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Clean DC on an 'antenna'

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Othello

Member
I have asked this question in the general area, without any success. This seems the better place for it anyways.

I have to mount a large metal frame on a building, 20' wide and up to 170' in the air.
It is part of the buildings facade.

I will mount more than 12,000 LED's on that frame and supply them with 2.5V.
I will run insulated wires of suitable cross section to these LEDs (those wires are routed inside steel tubing). My ground would be the tubing itself, sort of a large scale coax cable.

The question is the grounding.

Basically I have a huge antenna here, and who knows what I will find on that frame in downtown San Francisco.
Is it better if I connect my frame to the building steel, which makes the "antenna" even larger, or would it be better to separate my frame electrically from the building and use a dedicated and beefy grounding wire just for my installation?

My fear is that spurious AC on my frame will elevate my 2.5 DC and mess up my display.
 

RadioRon

Well-Known Member
This is an interesting question. I've recently studied the lightning protection practices for radio towers for another project, so the first thing that comes to my mind is whether you need to consider lightning protection or not. The frame is external to the building, but directly against it, so I would think that the building (and perhaps neighboring structures) provides an envelope of protection against direct lightning strike. However, the chances of a lightning surge current coupling to the frame from the building is dependent on how well the building's internal steel is grounded and what kind of lightning protection the building has. On the other hand, San Francisco is not a high lightning probability area anyways. Is this a permanent installation?

The threat of RF voltages and currents depends on a few things. First, I'm wondering what electrical items may react to RF as this tells us what we need to protect. I don't think the function of the LEDs themselves can be affected by RF voltage or current. I do seriously believe that the device that drives the LED feed wires, that is some sort of controller circuit, will definitely need protection from RF at the point where it interconnects to the array. This would follow standard practice in dealing with common mode and differential RF voltages and currents, which is beyond the scope of this reply.

There is also two mechanisms by which you are also likely to cause radio interference. One is the small possibility that your LEDs will rectifiy RF that is induced into the wiring system, and then re-radiate the result. This is a classic intermod generator. The threat mainly exists for very brief times when you are switching an LED on or off, but with so many LEDs I think that, statistically, this may become significant. The other mechanism that we have to consider by which you might cause radio interference is that your wiring will radiate switching transients out into the radio spectrum and pollute the airwaves. I think that you should design to meet FCC part 15 rules for radiation, as a bare minimum.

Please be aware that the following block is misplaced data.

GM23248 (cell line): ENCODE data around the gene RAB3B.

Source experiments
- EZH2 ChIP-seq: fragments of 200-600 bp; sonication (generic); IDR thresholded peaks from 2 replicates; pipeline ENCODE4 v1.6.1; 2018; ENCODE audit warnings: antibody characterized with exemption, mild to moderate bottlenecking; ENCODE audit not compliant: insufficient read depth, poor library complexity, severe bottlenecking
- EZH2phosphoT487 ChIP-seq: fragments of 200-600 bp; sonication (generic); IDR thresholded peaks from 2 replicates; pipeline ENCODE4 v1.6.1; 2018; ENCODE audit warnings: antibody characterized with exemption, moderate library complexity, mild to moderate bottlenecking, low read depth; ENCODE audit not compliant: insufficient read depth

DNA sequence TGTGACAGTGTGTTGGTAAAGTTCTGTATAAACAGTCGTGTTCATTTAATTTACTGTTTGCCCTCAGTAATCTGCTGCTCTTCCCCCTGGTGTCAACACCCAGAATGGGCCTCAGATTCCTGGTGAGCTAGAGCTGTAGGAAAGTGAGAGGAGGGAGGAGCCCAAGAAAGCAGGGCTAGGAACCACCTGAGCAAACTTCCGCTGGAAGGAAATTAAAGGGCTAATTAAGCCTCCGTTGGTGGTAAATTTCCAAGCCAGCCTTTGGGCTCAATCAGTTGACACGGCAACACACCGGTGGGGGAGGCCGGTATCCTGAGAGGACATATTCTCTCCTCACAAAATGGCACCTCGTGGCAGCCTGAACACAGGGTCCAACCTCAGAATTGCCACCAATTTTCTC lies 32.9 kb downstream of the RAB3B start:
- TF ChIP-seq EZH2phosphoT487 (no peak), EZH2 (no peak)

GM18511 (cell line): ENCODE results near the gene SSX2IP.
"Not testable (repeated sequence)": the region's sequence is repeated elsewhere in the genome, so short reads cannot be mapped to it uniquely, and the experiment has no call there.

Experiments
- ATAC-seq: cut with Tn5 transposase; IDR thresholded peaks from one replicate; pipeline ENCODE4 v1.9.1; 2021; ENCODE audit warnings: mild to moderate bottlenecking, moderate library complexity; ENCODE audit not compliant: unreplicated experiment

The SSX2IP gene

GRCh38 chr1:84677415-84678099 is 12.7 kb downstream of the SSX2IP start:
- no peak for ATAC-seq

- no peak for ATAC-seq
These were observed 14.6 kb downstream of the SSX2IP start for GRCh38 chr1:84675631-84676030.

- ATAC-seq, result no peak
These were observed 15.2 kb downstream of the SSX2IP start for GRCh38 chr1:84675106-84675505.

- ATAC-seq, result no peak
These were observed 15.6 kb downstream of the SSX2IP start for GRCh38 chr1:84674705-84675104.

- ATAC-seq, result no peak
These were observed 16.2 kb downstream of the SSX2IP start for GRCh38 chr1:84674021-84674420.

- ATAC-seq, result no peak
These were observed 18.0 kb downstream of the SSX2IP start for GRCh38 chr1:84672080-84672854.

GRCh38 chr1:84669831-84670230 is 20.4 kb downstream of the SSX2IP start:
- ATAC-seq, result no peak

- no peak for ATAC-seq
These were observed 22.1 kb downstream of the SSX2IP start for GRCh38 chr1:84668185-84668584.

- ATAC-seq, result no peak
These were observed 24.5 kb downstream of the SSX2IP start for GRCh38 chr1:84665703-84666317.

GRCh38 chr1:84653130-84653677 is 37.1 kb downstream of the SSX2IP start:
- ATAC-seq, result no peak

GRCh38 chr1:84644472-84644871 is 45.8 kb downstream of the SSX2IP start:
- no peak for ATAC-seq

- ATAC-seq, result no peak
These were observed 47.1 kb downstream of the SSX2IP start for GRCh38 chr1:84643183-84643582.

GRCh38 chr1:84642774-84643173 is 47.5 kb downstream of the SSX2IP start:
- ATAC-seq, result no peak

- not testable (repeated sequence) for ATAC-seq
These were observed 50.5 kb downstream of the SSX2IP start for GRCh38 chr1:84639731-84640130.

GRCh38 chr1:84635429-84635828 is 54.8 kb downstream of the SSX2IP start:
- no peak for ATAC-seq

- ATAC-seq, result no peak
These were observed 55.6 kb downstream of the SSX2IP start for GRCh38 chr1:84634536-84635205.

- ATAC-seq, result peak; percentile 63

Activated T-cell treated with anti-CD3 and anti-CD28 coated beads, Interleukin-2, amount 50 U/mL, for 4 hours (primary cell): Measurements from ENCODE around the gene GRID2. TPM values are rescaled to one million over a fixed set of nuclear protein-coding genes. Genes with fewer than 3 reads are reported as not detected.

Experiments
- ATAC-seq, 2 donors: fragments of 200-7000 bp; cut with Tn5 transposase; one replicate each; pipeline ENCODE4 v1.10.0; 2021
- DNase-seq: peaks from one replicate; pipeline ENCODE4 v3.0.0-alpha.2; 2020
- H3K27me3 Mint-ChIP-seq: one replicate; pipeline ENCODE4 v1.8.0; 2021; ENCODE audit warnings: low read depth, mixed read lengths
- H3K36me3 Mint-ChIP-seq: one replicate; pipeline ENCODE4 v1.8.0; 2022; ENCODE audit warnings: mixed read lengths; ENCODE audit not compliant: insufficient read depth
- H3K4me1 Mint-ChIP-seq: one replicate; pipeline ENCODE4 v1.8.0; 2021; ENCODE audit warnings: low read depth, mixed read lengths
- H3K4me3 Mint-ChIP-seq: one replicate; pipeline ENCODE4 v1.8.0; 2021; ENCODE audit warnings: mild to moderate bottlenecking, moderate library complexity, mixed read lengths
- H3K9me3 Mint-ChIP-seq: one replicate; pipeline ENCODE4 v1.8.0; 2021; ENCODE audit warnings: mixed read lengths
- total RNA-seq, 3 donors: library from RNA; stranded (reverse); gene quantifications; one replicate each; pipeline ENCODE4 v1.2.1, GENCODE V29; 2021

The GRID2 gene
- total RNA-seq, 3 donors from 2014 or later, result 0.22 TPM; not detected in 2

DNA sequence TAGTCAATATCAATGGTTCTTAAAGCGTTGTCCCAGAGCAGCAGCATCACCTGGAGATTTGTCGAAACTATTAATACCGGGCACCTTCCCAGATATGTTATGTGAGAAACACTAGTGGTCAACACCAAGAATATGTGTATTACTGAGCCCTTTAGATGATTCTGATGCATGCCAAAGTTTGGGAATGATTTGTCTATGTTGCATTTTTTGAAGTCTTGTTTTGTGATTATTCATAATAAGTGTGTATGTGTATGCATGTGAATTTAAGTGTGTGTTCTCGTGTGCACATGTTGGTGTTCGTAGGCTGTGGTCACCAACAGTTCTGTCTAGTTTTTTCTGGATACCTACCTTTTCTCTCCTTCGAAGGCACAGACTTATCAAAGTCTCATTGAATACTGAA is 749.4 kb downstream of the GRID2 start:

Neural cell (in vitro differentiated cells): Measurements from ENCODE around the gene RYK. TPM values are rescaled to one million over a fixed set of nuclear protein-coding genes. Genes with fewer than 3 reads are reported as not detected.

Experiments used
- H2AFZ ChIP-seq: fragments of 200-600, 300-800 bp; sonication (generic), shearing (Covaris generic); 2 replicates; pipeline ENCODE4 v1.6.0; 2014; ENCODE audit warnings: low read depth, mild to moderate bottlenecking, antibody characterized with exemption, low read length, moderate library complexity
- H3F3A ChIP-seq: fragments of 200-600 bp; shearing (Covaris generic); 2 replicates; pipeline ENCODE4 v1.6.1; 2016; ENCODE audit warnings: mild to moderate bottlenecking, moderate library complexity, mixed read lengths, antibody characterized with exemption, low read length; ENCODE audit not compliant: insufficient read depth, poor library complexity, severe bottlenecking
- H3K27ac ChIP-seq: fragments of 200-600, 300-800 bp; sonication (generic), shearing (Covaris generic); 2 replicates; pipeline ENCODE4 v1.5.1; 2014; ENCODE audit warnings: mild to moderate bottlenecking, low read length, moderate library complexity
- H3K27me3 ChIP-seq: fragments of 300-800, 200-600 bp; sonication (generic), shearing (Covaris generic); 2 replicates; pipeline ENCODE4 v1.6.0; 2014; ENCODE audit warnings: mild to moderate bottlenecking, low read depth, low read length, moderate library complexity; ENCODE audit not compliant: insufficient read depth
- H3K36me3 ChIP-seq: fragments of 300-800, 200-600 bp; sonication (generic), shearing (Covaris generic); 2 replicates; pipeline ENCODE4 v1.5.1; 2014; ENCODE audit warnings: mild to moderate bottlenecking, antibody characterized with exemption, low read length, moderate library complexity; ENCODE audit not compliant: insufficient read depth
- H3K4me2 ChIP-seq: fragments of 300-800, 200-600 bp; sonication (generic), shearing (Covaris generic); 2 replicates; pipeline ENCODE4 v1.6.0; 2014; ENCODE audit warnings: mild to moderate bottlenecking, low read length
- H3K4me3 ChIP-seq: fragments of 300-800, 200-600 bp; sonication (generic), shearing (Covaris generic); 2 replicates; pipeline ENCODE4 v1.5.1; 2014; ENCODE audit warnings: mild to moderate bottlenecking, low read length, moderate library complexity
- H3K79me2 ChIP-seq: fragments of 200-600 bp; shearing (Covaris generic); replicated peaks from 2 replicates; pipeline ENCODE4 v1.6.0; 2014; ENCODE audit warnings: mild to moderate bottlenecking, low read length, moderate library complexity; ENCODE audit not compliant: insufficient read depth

As for whether you should attach the frame to the building and how, I think the first criteria is safety. Single point grounding is a common concept when wanting to minimize the effects of surge currents. Multiple point bonding would create circulating currents and this seems like a bad idea. I'm a bit out of my depth on this, so perhaps we need to hear from an engineer with more familiarity in the principles of grounding large structures. On the other hand, when you have one conductor running beside another you can have differential surge voltages that cause arcing between them, so for that reason, my gut says to bond your frame to the building in several widely spaced points. While this adds metal volume behind your frame, I don't think that this makes your frame a larger antenna, at least not by much. The effective aperture of the frame alone, vs the frame intimately bonded to the building doesn't seem all that different to me.

Regardless of how the safety bonding is done, you should prepare your driver circuits to repel RF using appropriate filters on all wires that lead up to the LEDs. So, now I'm wondering what the wiring topology will be. Will be creating a large matrix? How will you drive the LEDs?
 
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Othello

Member
Thank you for your response.

The installation consists of 600 pieces of 20' long SS 1" x1" square tubing, bolted permanently to the building via 5 vertical columns evenly spaced. The vertical spacing is 6"
Since I will feed the small LED circuit (a reed switch switching a transistor switching the LED) with 2.5 V I have to avoid ohmic losses and reduce cable runs. Each circuit draws 30mA. Therefore the installation will be divided into 5 sub-sections of 20' wide and 30' high. The switching of the LEDs happens randomly thru wind action.
Theses sub sections will then be fed from a power supply located in the geometric center of that subsection in a ventilated NEMA box. The power supply is an adjustable Acopian supply with max. 70 amps.